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3 Economics tony addison Industrialization and democratization could not be achieved at the same time. When my father became president, this country was in terrible poverty. The first thing he had to do was to save the country through industrialization and from that followed democratization. (South Korean presidential candidate, Park Geun-hye, on her father, Park Chung-hee, who took power in the 1961 military coup, quoted in Financial Times 12 March 2002) The quotation that starts this chapter expresses a sentiment that was common currency in the early days of

in Democratization through the looking-glass
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Health Economics Linda Davies and Gemma Shields Chapter overview Evidence is needed to inform and guide the choices that healthcare organisations make in relation to how budgets are spent. The associated costs and benefits of health treatments are key components of such decisions. An economic evaluation is a way of systematically identifying the costs and benefits of different health activities and comparing these to make an informed decision about the best course of action based on the evidence available. Economic evaluations can also be used to identify

in A research handbook for patient and public involvement researchers
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A cognitive perspective

chap 3 13/8/04 4:14 pm Page 61 3 Quality in economics: a cognitive perspective1 Gilles Allaire Introduction The importance of food quality issues in the contemporary global context is well established. Since the early 1990s we have seen developments in nutrition, life sciences and biotech programmes; the setting up of food quality standards in Europe as well as in other OECD countries; the heightened focus of the media on food issues and a series of food safety crises. On the market side these trends have included a reconsideration of business strategy on

in Qualities of food

‘[t]he presence of social returns to knowledge investments both through positive externalities and public goods generates an economic rationale for public support for such investments’ ( Frontier Economics, 2014 : 10), such an economic rationale does not exist for investment in innovation in the aid industry, where social returns are delivered primarily overseas. Analysts have noted that ‘[i]n the absence of the profit motive it is essential to provide other incentives for individuals and

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3 There’s more to the economics of consumption than (almost) unconstrained utility maximisation G. M. Peter Swann This chapter was written in response to the presentation given at the CRIC workshop by Warde (Chapter 2 in this book). In summarising, Warde said that the main message of his paper was, perhaps, that there is more to the sociology of consumption than Thorstein Veblen. This is an important message, and relevant for two groups. First, to his fellow sociologists, that they should not be preoccupied with the exceptional and conspicuous forms of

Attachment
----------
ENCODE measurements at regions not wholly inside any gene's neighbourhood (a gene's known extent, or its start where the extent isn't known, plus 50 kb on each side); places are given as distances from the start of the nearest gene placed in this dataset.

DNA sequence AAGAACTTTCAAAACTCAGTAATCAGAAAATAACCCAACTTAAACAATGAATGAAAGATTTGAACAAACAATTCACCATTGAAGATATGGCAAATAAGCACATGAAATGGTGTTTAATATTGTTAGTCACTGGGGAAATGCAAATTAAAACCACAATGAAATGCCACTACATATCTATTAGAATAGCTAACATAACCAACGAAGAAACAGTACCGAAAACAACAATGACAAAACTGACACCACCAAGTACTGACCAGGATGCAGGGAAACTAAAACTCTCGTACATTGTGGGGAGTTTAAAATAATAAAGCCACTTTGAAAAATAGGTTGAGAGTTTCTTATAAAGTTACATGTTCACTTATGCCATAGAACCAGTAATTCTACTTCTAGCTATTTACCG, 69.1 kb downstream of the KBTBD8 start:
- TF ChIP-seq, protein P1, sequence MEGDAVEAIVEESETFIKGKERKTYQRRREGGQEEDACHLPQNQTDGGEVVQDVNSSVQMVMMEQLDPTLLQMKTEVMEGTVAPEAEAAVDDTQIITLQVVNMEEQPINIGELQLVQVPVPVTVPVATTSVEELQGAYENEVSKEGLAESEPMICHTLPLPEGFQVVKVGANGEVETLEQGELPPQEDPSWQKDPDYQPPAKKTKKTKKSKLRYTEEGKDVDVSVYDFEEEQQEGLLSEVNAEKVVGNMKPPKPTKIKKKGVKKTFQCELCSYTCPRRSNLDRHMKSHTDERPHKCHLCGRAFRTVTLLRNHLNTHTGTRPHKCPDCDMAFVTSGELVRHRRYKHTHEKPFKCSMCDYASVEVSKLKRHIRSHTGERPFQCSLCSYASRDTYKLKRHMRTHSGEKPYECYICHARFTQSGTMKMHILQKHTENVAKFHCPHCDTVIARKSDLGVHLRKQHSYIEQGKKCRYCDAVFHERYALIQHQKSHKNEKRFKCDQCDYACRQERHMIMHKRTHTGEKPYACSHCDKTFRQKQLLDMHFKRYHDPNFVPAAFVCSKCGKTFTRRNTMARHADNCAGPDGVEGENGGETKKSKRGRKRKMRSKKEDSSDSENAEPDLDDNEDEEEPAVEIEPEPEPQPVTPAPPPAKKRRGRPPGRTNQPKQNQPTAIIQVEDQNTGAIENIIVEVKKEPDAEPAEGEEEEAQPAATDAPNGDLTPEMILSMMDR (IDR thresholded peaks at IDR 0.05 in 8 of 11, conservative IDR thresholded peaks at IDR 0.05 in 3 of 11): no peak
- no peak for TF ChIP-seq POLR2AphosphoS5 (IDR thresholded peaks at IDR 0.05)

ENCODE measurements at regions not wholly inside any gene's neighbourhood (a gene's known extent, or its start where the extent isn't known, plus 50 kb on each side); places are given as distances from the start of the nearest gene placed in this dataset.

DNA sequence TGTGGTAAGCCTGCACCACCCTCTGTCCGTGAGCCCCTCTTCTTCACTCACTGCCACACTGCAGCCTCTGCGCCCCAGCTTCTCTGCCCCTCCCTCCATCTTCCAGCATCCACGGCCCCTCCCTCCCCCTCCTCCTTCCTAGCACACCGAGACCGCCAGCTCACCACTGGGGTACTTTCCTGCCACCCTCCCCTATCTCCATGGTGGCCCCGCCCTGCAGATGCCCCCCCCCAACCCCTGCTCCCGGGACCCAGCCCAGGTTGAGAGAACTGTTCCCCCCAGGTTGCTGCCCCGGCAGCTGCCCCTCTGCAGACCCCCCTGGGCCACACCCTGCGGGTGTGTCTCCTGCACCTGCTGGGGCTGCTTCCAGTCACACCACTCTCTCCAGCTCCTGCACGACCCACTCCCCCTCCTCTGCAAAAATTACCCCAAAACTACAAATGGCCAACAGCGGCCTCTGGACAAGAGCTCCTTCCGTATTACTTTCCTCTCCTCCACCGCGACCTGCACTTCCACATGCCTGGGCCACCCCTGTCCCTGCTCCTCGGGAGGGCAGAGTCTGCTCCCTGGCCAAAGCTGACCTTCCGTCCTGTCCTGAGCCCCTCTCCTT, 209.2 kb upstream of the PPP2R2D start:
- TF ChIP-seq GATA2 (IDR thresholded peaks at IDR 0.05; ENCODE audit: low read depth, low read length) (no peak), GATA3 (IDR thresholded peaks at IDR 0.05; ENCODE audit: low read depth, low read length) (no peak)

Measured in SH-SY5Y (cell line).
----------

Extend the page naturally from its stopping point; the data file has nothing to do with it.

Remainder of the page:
in Innovation by demand
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Governing Precarity through Adaptive Design

community mutuality and gender inclusion ( Becker, 2004 ). Through such progressive reinscription, the informal sector has been repackaged through projects like ‘Bottom of the Pyramid’ economics ( Prahalad, 2006 ) or ‘inclusive capitalism’ as an eligible and eager development and business partner. Consider, for example, UNDP’s (2008) homely appraisal of NGO-assisted informality as a low-cost welfare infrastructure for an inclusive capitalism. It points out that where poverty prevails, formal rules and regulations are often less effective

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addressed by ‘fundamental research’. 31 It was appropriate for government to make a contribution to general investigations or fundamental research as this would potentially benefit an entire sector of industry. The investigation of issues that were not broad or basic enough to be termed ‘fundamental research’ but were specific to the processes or output of one firm should not benefit from public funds. Government needed to avoid the implication that it favoured any individual company. In the first half of the 1940s, officials in the Economics

in Science at the end of empire

Part II The Third Way, economics, equality and the State One major theme in discussions of New Labour and the Third Way more generally has concerned the Third Way’s credibility as a social democratic force. As Part III shows, that credibility is based in part on its appeal to community, although there are some doubts about whether the appeal is a convincing one or whether community is

in The Third Way and beyond

Introduction All over the globe, fascism, racism and xenophobic nationalism are resurfacing in what we once thought of as ‘respectable’ democracies. Following a particularly bleak weekend at the end of October 2018 (the election of Jair Bolsonaro in Brazil, reports of worsening famine in Yemen, Israeli bombardment of Gaza and the murder of eleven worshippers at a refugee-harbouring synagogue in Pittsburgh), my colleague Dr Sara Salem of the London School of Economics tweeted: ‘It’s difficult watching political scientists scrambling to understand

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Staff Security and Civilian Protection in the Humanitarian Sector

and Challenges in Remote Management of Humanitarian Operations for Insecure Areas . London and New York : Humanitarian Outcomes . Sutton , R. ( 2018 ), ‘ The International Humanitarian Actor as “Civilian Plus”: The Circulation of the Idea of Distinction in International Law ’ (PhD thesis), London School of Economics and Political Science (LSE), http

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